anonymous2
2003-09-23 04:06:13
Querying
I think there is probably a couple of pieces "missing" in the semantic web.


The first is querying. By querying a database, rdf store, etc. through a query you can only transmit the triples that meet your criteria.


The other is being able to access RDF models externally. You could query across different data sources such as RDF databases, SQL databases, RDF files on your local hard, RSS feeds off the web, etc.


Some of these data sources can support having the amount of data returned reduced by a query, the others need to be parsed, stored and then queried.


Hopefully it's the small, quickly changing, RDF sources, that don't support querying and not large , quickly changing RDF sources.

wegrosso
2003-09-23 08:29:06
Checking results
Re: the second paragraph. You have the same question, in spades, for the data. Why trust the data? Whoever put it on the web undoubtedly had a reason for wanting to share the data; assuming that they're pure of heart and simply want to expand the world's knowledge pool is problematic.


As far as computation goes... two thoughts spring to mind. The first is that SETI@Home and Popular Power had the same question-- how do you prevent cheating. They came up with two solutions: (1) occasionally send the task to multiple users and compare answers and (2) have time and length estimates, that you can use to doublecheck that the time and length claims made by your cpu source are accurate.


The other thought is that it's often a lot easier to verify answers than come up with them. Mathematical proofs are an obvious case of this, but so are things like travel plans (and J2ME's new class verifier works on this principle).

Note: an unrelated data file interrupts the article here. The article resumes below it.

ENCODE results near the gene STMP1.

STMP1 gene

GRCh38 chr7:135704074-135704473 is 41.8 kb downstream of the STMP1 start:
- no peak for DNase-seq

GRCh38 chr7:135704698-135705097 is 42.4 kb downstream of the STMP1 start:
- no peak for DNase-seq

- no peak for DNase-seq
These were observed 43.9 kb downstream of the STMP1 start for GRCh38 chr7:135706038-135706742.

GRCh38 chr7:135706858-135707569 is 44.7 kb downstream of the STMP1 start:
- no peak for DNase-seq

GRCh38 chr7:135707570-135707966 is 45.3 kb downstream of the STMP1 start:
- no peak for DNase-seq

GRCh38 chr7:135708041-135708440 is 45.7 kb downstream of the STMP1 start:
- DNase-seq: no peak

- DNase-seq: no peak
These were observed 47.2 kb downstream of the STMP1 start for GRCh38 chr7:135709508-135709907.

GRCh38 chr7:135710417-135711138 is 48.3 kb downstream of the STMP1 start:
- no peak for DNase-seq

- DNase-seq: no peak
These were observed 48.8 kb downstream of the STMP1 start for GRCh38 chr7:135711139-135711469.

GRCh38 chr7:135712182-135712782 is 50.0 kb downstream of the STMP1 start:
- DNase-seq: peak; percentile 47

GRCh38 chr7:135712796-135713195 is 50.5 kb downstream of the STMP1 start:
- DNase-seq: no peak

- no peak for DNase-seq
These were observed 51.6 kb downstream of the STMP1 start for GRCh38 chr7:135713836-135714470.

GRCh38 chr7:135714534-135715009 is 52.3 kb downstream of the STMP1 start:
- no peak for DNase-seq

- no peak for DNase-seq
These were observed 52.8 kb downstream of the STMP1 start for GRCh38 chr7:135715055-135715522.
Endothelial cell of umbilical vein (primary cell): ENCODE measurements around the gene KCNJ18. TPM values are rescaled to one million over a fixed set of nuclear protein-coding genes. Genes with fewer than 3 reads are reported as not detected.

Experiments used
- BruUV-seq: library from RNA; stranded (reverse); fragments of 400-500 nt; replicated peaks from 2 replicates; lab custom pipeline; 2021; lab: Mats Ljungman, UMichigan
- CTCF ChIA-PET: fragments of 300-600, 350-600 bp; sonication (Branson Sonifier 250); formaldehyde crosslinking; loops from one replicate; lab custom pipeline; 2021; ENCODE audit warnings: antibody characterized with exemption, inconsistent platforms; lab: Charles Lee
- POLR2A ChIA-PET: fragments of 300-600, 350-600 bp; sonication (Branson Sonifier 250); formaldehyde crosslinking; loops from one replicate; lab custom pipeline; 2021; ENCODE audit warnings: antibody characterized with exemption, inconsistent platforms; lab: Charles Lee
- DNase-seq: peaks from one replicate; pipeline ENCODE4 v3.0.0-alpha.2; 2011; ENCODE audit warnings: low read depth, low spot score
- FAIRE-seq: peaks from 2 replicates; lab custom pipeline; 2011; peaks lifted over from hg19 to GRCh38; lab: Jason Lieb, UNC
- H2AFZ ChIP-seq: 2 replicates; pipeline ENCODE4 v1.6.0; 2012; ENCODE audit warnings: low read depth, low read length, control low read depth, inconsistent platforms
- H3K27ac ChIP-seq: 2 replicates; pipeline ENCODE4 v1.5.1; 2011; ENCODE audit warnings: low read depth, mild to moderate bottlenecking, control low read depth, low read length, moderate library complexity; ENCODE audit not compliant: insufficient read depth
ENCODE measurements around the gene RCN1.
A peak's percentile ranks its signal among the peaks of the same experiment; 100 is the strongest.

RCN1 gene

anonymous2
2003-09-23 13:22:26
the SemWeb doesn't really bear on this issue



Obviously there's a certain amount of distribution natural in the universe. Knowledge is created in some places and consumed in others, etc. You're thinking that the Semantic Web presumes that processing will only be done at the consumer end? Of course the producer may publish processed views.


You want the consumer to be able to ask the producer to process it in custom ways? That involves downloading code, right? Arguably, the best SemWeb approach to code is Horn rules, which fit naturally into query languages -- so a consumer could ask a producer for the answer to some query, where the query involves arbitrary processing. Does that give you what you want? I'm cool with that, although it seems like no one really want to run anyone else's code.


Of course RDF Query work is still in early stages; right now almost everyone just fetches an RDF/XML file, however big it is. That is a rather bandwidth-rich approach, of course. Some query designs do allow rules, however, so if the policies allow it, the client can ask the server to pre-process the data to make it smaller.


sandro@w3.org


anonymous2
2003-09-23 14:22:02
Checking results
I was thinking of the Google situation. It would be much more efficient for website owners to add their own metadata than for Google to slurp up the entire Web and try and work it out. I'm sure website owners would be very keen to do this -- they would, and they do, lie through their teeth.


I think your Seti & PP are particular kinds of examples where they already have the data. So it is interesting from the point of view whether it is cheaper to ship the data somewhere else perform your own computations, but doesn't really have much to do with the semantic web, which as I see it, is much more about some form of machine understanding of data so that some undetermined alaysis can be performed on it. Specifically, analysis by people who don't create or control the data.

mondo
2003-09-23 15:27:47
Mobile agents to the rescue?
One possible solution that honors the economics of computation vs. data transfer are mobile software agents. This way you could move your application logic (closer) to the source of data and compute there.


How does this relate to semantic web? Well, look at it as a big knowledge base. I think your point that it's impossible (or impractical) to concentrate it in one place is valid.

anonymous2
2003-09-23 20:02:20
Interoperation of Web Services
Why should the Semantic Web require that large date sets are transferred?
In my mind the most likely model is that people (agents, whoever) send focused queries to Web Services, which return focused and small answers.
Query processing takes place on the server.


Under this assumption the main question is how to establish interoperation between all these Web Services. And that may be the core question, to which RDF and OWL etc. is (part of) the answer.


Best,
Stefan Decker